12 Oct Introducing CREW
October 12, 2022
“When will the Wheelway be fixed?”
That’s one of the most frequent questions at the Packy Offield Trail Center, headquarters of Top of Michigan Trails Council (TOMTC) in Petoskey.
In 2020, the combination of high Lake Michigan water levels at the bottom and a high water table at the top destabilized the slope enough to collapse the trail in its most popular segment, the so-called “Miracle Mile” bluffs section, which offered a safe, paved recreational corridor alongside striking views of Little Traverse Bay.
The Trails Council and local government partners have been working steadily since the collapse to explore options, including funding an engineering study of an alternate route to re-connect the Wheelway via the US-31 corridor. That study, completed in June 2022, revealed a cost estimate of $6.5 million, plus the need to purchase several easements from private landowners.
“We were hoping for a fast and cheap solution to the immediate safety issues and found out a new trail along U.S. 31 would be neither,” TOMTC Executive Director Brent Bolin said. “Armed with that knowledge, stakeholders are turning their attention back to repairing the original Wheelway route along Resort Bluffs.”
“The Trails Council has always believed the future of the Wheelway was back on the bluff, but exploring a quick fix along U.S. 31 was important due diligence” Bolin explained. “We’re excited to partner with the City of Petoskey to move forward on a vision for restoring the trail.”
While the Trails Council and government entities continue working behind the scenes, those interested in seeing the popular trail restored after its collapse have a new means of learning more about potential solutions and supporting the project.
The Committee to Restore the Wheelway (CREW), a new, community-based initiative organized by the Trails Council, is seeking members to learn more and help push the entire project forward.
According to TOMTC Associate Director Becca Nelson, CREW is an outlet for community supporters who want to know how they can help.
“People have been asking us for two years how they can get involved, and we’ve reached the point in the process where it makes sense for supporters to plug in,” said Nelson. “Members will be regularly updated on progress and help TOMTC advocate for its completion.”
“Interest in the washed-out section of the Wheelway remains very high,” Bolin said. “Through CREW, we hope to jump-start repair efforts and negotiations with local, regional, and state officials. We need the extra voices and support that an organization like CREW can provide. Those who are enthusiastic about the Wheelway and want to help the Trails Council make progress toward its repair should consider joining CREW.”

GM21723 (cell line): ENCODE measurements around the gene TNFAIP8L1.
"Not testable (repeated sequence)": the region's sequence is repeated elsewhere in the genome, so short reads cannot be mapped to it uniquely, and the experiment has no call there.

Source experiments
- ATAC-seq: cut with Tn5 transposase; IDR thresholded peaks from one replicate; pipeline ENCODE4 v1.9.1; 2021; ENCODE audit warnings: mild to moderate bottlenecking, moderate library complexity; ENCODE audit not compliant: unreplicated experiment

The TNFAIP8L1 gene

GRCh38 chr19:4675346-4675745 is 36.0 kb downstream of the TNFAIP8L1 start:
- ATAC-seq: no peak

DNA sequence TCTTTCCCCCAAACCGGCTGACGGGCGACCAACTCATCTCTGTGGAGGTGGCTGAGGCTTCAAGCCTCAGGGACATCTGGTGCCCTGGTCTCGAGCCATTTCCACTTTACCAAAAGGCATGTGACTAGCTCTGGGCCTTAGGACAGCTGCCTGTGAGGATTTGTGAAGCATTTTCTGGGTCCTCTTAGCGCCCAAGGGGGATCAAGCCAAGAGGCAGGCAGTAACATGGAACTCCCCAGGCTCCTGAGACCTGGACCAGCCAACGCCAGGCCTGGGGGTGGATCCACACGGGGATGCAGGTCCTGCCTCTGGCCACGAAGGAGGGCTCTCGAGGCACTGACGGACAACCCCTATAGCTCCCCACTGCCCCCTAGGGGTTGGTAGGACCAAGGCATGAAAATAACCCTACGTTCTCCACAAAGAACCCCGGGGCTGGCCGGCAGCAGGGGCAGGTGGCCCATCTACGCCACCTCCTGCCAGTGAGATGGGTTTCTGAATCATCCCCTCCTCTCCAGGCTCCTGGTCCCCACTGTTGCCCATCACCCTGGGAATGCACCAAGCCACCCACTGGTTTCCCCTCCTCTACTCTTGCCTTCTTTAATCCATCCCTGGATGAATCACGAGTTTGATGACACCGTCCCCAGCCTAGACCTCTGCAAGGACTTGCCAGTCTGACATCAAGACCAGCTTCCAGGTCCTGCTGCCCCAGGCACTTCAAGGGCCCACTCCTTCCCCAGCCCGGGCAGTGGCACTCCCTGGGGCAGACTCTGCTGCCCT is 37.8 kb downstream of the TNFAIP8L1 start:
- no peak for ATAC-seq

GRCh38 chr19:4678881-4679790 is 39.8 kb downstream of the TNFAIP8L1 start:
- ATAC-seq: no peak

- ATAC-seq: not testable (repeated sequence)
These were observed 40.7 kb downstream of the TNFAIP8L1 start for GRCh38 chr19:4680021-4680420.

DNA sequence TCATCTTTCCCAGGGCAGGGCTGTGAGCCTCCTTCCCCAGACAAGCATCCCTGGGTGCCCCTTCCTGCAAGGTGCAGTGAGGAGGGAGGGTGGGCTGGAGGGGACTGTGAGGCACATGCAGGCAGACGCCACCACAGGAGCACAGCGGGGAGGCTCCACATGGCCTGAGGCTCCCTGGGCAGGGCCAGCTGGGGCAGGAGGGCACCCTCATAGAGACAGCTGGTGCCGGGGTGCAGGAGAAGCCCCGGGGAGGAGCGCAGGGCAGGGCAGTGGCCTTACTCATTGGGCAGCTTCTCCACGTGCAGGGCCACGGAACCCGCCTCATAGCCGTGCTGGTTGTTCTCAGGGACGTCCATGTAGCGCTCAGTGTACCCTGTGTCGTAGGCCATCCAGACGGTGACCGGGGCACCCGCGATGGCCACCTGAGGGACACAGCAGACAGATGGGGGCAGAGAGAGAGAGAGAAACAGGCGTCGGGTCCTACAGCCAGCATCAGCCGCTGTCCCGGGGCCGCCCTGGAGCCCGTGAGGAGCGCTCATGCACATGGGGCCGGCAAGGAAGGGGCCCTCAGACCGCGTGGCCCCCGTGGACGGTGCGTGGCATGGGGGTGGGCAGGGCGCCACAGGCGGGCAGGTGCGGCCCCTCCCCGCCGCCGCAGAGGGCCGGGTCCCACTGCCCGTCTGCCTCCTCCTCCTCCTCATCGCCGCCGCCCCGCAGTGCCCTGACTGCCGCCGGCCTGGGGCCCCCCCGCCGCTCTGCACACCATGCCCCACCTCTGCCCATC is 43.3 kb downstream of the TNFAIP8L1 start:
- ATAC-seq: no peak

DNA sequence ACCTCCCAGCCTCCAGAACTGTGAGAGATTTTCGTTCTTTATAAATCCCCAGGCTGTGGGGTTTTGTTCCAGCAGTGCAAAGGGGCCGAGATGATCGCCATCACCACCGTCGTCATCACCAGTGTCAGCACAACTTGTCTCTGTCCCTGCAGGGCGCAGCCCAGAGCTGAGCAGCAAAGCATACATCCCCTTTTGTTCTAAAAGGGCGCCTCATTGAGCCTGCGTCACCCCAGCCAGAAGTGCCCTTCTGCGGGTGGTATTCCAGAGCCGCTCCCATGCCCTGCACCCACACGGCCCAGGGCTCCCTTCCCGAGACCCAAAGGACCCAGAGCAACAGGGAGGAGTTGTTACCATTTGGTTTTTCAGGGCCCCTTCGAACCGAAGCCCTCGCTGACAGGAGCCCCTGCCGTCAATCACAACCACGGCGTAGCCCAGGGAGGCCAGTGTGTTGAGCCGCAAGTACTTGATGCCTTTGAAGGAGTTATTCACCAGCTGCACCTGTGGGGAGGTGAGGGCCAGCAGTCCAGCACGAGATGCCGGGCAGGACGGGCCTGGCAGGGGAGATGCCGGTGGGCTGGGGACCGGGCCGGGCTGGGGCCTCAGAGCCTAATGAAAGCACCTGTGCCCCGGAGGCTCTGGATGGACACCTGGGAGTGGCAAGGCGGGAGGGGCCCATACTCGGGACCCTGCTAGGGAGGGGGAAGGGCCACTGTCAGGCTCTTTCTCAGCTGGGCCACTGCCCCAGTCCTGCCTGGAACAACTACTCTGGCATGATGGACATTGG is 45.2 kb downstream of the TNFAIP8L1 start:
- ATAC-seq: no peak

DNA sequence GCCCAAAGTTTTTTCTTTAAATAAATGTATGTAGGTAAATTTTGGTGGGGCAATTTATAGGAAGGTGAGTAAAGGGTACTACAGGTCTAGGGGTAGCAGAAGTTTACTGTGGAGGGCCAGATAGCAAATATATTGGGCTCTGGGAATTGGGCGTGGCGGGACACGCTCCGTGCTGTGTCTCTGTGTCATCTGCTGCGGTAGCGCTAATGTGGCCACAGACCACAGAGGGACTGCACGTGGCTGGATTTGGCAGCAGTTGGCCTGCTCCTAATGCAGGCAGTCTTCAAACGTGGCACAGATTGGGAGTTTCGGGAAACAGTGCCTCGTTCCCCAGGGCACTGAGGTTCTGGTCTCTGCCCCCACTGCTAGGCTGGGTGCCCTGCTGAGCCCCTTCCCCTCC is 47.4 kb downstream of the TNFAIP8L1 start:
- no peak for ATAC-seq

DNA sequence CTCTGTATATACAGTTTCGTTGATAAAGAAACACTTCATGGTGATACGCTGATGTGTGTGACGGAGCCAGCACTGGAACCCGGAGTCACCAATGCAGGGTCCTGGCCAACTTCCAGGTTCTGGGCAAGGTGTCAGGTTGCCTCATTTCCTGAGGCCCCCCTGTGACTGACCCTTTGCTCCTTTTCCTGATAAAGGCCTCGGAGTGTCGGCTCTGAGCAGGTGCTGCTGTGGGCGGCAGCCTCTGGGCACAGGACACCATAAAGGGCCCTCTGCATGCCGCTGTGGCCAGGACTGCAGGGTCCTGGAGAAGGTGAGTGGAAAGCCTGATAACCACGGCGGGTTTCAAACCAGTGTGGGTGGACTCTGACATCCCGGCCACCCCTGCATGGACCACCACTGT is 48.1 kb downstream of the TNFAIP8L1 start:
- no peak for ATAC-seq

According to Bolin, TOMTC is re-assessing the entire repair project in light of all the new engineering information.
“We’ll be taking a look at all the existing data about the repair and any possible alternatives,” he said. “That includes MDOT data, engineering studies, etc., and, if necessary, completion of additional field work.
“We are also engaging state agencies to scope issues including permitting, design options, and availability of funding. All of this work represents continued due diligence to assess options, estimate costs, and arrive at a ‘shovel ready’ concept for rebuilding the Little Traverse Wheelway.”
Bolin said this is people’s chance to engage with the Trails Council and the entire process of restoring the Wheelway.
“We’ll keep you in the loop and reach out with specific action items,” Bolin said. “We can also help you organize local support groups with your friends and neighbors, give talks to community organizations, or support any other ideas you have to build momentum for restoring the Wheelway.”
Monetary support is another key to the success of CREW, according to Bolin.
“Repairing the Wheelway is going to take significant money and time,” he said. “And these dollars will be needed for up front costs such as engineering, permitting, and design work. ‘Soft costs’ like these are almost impossible to fund with public dollars, so private donations are a great way to get trail projects shovel-ready for state and federal dollars that are geared toward construction. Then, when it comes time to apply for that public money, your donations can be used as local matching funds, which are required for many funding applications.”
Top of Michigan Trails Council is a Petoskey-based nonprofit dedicated to advocating for and facilitating the development and maintenance of a safe, multi-use, year-round recreational trail system in an eight county area of Northern Michigan.
To learn more about joining CREW, visit trailscouncil.org.